Remove seeds from half the serrano pepper; leave seeds in other half of pepper. Place both pepper halves in a mini food processor and pulse until minced. Add cilantro and next 9 ingredients (through garlic) and process until smooth.  Add mint, and pulse about 5 times (you want the mint to be more chunky than the rest of the ingredients).  Set aside.

Heat a large nonstick skillet over medium-high heat. Combine garam masala, salt and pepper; sprinkle evenly over both sides of the fish. Add oil and butter to pan; swirl until butter melts. Add fish to pan; cook about 3 minutes on each side (depending on type of fish!) or until desired degree of doneness.

Wednesday, July 14, 2010

Hearty Whole Wheat Zucchini Bread

I know what you're going to say.  It looks gross. I prefer to call it "rustic." I have a beautiful tart recipe I really wanted to try, but I also had pounds of zucchini in the this is what came of that.  I remember buying lots for a specific reason.....I just don't remember that reason now.  So I made a favorite snack from smitten- quick zucchini saute (a MUST never thought something so simple could be so delicious)....but still had a lot of leftover zucchini.

So zucchini bread it is.

I can honestly say I've never tried making it before now.  Can you tell by the first picture?  Of course, I HAVE gobbled it up when coworkers and friends have offered me some, but for some reason I'd never gotten around to making my own.  I remembered my mentor teacher from phase III of my teaching credential program talking about how she loved to jazz up her baking recipes with extra cinnamon and flax seed, subbing whole wheat flour for the normal stuff. I was inspired to come up with a slightly healthier version that I could get away with eating without feeling guilty; one that would last me a week's worth of busy teacher breakfasts (once I lock down that job...).  And this was the result.

I started with smitten's recipe and went from there- as usual, adding and adjusting to my hearts content. I still think this recipe is a work in progress: next time I will try omitting all the oil for applesauce just to see how it comes out (and I'll let you know- I'm afraid it will change the consistency- we'll see)...but I thought it turned out pretty darn amazing.  It's probably not as sweet and light as traditional zucchini breads you're used to, but that's sort of the point.  The whole wheat flour makes it much more dense and filling.  One big slice of this stuff will fill you up.  And it makes two loaves, so unless you plan on sharing with family or coworkers, you might want to freeze one for later!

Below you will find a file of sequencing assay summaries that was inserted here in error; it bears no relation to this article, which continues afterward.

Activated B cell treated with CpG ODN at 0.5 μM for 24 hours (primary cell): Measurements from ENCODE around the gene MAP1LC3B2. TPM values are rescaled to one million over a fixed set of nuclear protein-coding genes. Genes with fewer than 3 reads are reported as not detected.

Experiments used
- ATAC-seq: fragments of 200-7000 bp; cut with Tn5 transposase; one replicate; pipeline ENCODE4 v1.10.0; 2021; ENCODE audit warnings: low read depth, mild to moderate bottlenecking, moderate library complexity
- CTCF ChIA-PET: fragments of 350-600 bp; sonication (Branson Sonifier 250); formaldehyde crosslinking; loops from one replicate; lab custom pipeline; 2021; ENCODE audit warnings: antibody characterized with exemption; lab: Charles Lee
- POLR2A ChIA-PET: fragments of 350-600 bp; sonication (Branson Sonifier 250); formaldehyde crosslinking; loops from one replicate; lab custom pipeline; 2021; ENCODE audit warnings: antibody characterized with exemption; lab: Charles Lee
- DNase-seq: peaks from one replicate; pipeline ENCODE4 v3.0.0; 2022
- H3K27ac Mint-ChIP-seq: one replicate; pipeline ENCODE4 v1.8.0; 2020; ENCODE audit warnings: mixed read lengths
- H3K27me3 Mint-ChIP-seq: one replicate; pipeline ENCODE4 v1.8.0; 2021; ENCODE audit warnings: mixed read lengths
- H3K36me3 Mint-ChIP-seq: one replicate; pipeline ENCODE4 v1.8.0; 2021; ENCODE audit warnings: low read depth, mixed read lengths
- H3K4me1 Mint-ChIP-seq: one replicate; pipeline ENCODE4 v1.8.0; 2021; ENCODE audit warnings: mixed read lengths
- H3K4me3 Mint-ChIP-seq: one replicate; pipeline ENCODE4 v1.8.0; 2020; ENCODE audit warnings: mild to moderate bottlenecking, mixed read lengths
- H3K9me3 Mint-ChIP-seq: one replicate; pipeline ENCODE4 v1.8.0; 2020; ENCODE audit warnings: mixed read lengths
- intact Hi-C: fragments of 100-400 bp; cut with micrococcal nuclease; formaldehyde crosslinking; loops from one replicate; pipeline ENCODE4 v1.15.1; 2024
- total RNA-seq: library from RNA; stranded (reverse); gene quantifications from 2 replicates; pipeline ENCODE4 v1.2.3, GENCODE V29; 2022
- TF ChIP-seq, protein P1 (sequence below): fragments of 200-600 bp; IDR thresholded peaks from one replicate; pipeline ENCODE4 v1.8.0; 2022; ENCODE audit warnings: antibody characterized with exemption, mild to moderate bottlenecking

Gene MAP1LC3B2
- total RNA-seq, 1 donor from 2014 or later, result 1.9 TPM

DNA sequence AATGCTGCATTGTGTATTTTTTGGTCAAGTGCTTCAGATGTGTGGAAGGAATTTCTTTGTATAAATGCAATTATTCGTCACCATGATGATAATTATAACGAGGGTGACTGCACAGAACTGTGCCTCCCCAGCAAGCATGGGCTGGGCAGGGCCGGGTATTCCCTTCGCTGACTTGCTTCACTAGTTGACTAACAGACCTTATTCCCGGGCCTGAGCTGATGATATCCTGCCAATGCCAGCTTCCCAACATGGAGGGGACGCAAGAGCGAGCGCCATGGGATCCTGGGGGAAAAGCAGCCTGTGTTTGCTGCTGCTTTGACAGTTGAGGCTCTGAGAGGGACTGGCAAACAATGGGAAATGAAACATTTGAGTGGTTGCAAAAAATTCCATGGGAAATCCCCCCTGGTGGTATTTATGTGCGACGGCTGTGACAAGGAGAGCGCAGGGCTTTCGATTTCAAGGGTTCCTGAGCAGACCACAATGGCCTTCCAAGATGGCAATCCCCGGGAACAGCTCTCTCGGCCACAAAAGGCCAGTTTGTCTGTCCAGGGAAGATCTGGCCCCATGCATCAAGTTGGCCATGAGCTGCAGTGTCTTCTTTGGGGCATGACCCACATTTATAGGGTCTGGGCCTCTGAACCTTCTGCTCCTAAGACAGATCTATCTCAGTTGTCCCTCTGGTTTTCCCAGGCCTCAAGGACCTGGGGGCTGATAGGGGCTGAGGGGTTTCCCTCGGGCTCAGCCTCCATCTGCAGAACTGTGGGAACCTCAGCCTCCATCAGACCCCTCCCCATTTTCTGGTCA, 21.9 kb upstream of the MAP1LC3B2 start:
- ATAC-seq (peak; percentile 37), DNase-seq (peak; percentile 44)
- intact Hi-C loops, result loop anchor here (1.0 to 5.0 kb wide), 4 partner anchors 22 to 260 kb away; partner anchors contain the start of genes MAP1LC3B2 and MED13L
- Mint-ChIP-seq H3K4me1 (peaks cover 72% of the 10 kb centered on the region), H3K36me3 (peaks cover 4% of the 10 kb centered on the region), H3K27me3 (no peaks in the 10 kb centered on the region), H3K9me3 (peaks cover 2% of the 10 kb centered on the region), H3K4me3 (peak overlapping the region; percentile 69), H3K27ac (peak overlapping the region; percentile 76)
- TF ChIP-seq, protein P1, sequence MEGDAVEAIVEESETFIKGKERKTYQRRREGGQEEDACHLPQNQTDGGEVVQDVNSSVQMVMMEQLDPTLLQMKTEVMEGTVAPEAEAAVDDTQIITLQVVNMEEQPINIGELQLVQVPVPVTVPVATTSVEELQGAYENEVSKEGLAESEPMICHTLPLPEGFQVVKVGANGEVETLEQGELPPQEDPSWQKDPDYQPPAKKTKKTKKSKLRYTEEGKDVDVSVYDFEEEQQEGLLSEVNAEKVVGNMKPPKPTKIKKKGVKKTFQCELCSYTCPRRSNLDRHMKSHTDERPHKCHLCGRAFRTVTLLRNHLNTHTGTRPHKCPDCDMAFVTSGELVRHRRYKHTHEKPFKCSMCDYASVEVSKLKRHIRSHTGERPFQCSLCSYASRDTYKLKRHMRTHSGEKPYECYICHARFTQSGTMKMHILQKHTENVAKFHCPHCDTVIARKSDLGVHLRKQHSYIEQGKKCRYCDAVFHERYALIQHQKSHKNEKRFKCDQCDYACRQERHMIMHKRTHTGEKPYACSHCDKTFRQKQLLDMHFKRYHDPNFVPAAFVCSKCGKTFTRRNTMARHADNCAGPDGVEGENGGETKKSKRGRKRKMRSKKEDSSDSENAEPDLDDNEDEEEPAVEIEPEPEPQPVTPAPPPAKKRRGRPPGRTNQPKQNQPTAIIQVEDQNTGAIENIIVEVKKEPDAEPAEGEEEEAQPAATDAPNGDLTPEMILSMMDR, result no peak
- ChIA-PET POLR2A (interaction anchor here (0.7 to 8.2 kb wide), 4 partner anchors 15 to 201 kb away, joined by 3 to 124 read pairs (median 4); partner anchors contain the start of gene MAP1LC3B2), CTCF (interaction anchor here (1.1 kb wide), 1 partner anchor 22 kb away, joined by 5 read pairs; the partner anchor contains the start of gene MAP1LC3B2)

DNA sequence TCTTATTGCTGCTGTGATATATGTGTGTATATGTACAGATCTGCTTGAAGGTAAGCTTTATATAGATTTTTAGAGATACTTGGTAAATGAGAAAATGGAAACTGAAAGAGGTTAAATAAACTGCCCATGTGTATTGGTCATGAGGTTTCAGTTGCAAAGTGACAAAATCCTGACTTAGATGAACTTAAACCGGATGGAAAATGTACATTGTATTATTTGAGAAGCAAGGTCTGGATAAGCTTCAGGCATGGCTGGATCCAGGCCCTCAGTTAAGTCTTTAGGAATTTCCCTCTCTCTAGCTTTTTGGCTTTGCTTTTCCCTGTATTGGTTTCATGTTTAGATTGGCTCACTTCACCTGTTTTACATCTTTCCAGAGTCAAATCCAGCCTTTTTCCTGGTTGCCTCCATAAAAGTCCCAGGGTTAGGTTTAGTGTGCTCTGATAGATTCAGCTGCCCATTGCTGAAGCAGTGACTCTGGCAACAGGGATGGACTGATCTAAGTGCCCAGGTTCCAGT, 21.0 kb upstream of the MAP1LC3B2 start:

Hearty Whole Wheat Zucchini Bread
loosely adapted from SmittenKitchen

3 c whole wheat flour
1 tsp baking soda
1/2 tsp baking powder
1/8 tsp nutmeg
1 1/2 Tbsp cinnamon
2-3 Tbsp ground flax seed (optional)
1/2 c chopped walnuts (optional)
1 c raisins or dried cranberries (optional)
3 large eggs
2 1/2 c grated zucchini
1/2 c olive oil
3/4 c applesauce
1 1/4 c sugar
2 tsp vanilla extract
softened butter for greasing the pans

Preheat oven to 350.

Grease two loaf pans* with butter and set aside.

Sift together flour, baking soda, baking powder, nutmeg, and cinnamon.  Add flax seed, walnuts, and raisins/cranberries if you like.

Whisk eggs and sugar together until sugar is dissolved.  Add remaining wet ingredients and mix well.

Add wet to dry and fold together until combined.  Pour evenly into the two loaf pans and bake for about 50-60 min, or until a toothpick or knife comes out clean.

*You could also use muffin tins, but the bake time will be cut down substantially, so watch them closely!

Tuesday, July 13, 2010

Curry Carrot Soup

It's been a while since I've posted, and I have a crap ton of recipes to share from over the past month or so.   A lot has happened since you last heard from me.  I'm still frantically applying for teaching jobs, hoping to snag one by August, but it's not looking good....and as a result I have turned back to food service..which I swore I would never do once I had my credential.  But lo and behold, California is financially f***ed right now, and teachers (among many other important professions) are paying the price.

So I found a job at a casino, quickly quit after experiencing a week and a half of horror, and was lucky enough to get my old job back at the Marriott where I have picked up 4-5 shifts a week in room service, the restaurant, and bar.  Although it's not my dream job, I'm glad that I work so close to home with great people and a good boss....and it pays the bills....barely.  Although it's not ideal, I'm content for now; though one downside is that I have far less time for cooking now that I work nights, since dinner seems to be my meal of choice.  However, I have been saving up a few recipes to share with you, so I vow to keep the posts short and more frequent, because there are some dinners and desserts coming that will blow your mindhole.